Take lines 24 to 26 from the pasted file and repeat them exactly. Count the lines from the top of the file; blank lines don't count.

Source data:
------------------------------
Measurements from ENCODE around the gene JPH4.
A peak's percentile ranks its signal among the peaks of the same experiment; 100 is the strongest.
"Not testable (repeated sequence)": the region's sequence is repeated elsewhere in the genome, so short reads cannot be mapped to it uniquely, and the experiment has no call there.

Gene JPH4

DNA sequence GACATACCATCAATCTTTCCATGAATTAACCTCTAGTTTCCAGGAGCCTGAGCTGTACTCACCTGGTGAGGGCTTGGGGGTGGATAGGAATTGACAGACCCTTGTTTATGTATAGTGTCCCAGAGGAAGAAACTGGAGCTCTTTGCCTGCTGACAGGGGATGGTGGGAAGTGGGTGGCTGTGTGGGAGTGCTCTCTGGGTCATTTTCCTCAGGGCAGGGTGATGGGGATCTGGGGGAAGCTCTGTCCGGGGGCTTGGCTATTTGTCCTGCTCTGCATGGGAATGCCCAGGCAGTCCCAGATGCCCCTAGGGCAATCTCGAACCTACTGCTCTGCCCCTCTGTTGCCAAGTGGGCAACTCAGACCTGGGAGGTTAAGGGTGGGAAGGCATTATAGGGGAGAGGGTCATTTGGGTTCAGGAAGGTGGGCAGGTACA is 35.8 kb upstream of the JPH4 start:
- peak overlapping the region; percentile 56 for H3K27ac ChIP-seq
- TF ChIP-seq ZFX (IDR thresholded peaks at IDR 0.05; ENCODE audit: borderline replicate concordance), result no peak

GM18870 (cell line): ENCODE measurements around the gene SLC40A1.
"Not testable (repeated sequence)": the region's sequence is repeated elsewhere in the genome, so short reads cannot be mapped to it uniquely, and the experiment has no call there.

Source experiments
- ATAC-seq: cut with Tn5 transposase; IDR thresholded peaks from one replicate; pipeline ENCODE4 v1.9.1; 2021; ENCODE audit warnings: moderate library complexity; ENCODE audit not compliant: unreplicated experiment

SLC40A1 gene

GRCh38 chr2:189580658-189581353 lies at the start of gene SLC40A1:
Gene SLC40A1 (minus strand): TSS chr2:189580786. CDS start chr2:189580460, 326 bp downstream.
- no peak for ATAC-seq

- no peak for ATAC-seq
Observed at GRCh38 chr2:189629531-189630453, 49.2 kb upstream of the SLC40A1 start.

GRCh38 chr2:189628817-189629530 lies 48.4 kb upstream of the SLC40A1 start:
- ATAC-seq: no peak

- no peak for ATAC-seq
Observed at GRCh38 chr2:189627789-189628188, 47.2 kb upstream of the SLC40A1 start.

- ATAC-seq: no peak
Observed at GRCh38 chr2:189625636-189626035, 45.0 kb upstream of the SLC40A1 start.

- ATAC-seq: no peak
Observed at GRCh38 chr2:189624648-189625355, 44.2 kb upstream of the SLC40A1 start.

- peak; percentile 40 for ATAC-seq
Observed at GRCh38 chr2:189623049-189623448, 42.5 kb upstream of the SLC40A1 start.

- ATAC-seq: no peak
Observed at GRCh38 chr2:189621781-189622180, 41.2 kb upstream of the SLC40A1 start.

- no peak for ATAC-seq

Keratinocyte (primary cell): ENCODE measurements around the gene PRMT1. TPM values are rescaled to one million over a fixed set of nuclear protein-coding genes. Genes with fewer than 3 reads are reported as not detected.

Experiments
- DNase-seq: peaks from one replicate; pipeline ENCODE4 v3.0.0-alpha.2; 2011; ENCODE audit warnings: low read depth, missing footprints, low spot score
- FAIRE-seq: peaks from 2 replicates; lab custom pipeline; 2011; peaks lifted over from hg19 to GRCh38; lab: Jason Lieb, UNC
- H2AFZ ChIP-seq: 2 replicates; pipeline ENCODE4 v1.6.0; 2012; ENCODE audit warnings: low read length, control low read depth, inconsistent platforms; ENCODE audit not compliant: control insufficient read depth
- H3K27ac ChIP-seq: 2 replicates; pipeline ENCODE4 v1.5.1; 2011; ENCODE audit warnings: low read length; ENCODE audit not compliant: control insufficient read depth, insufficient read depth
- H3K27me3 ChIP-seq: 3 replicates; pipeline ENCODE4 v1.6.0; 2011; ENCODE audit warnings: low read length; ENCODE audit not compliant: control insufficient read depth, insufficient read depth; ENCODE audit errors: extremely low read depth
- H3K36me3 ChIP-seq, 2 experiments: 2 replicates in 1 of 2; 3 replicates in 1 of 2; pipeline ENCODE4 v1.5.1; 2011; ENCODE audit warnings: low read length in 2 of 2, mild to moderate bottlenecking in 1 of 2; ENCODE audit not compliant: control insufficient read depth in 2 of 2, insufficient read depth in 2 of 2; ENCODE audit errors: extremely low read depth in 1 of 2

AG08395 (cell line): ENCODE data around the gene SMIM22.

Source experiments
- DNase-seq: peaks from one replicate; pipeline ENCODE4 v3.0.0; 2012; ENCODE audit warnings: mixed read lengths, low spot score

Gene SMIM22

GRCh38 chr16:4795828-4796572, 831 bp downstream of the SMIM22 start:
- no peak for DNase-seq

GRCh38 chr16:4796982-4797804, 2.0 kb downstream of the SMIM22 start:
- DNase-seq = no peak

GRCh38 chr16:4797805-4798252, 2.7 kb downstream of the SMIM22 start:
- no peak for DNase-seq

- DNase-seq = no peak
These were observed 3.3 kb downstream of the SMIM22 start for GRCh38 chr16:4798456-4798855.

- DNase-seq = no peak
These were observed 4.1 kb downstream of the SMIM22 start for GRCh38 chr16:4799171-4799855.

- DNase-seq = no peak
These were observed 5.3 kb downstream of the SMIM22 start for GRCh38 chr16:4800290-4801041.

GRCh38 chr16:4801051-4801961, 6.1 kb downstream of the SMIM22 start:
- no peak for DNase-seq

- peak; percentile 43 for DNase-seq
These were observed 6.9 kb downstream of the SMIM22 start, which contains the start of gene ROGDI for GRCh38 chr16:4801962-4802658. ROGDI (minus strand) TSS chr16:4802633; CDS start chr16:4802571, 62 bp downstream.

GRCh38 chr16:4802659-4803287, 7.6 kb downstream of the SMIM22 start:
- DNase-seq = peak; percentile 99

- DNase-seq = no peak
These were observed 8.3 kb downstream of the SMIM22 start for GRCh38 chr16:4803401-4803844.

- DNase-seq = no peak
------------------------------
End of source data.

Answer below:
- ATAC-seq: no peak
Observed at GRCh38 chr2:189624648-189625355, 44.2 kb upstream of the SLC40A1 start.

- peak; percentile 40 for ATAC-seq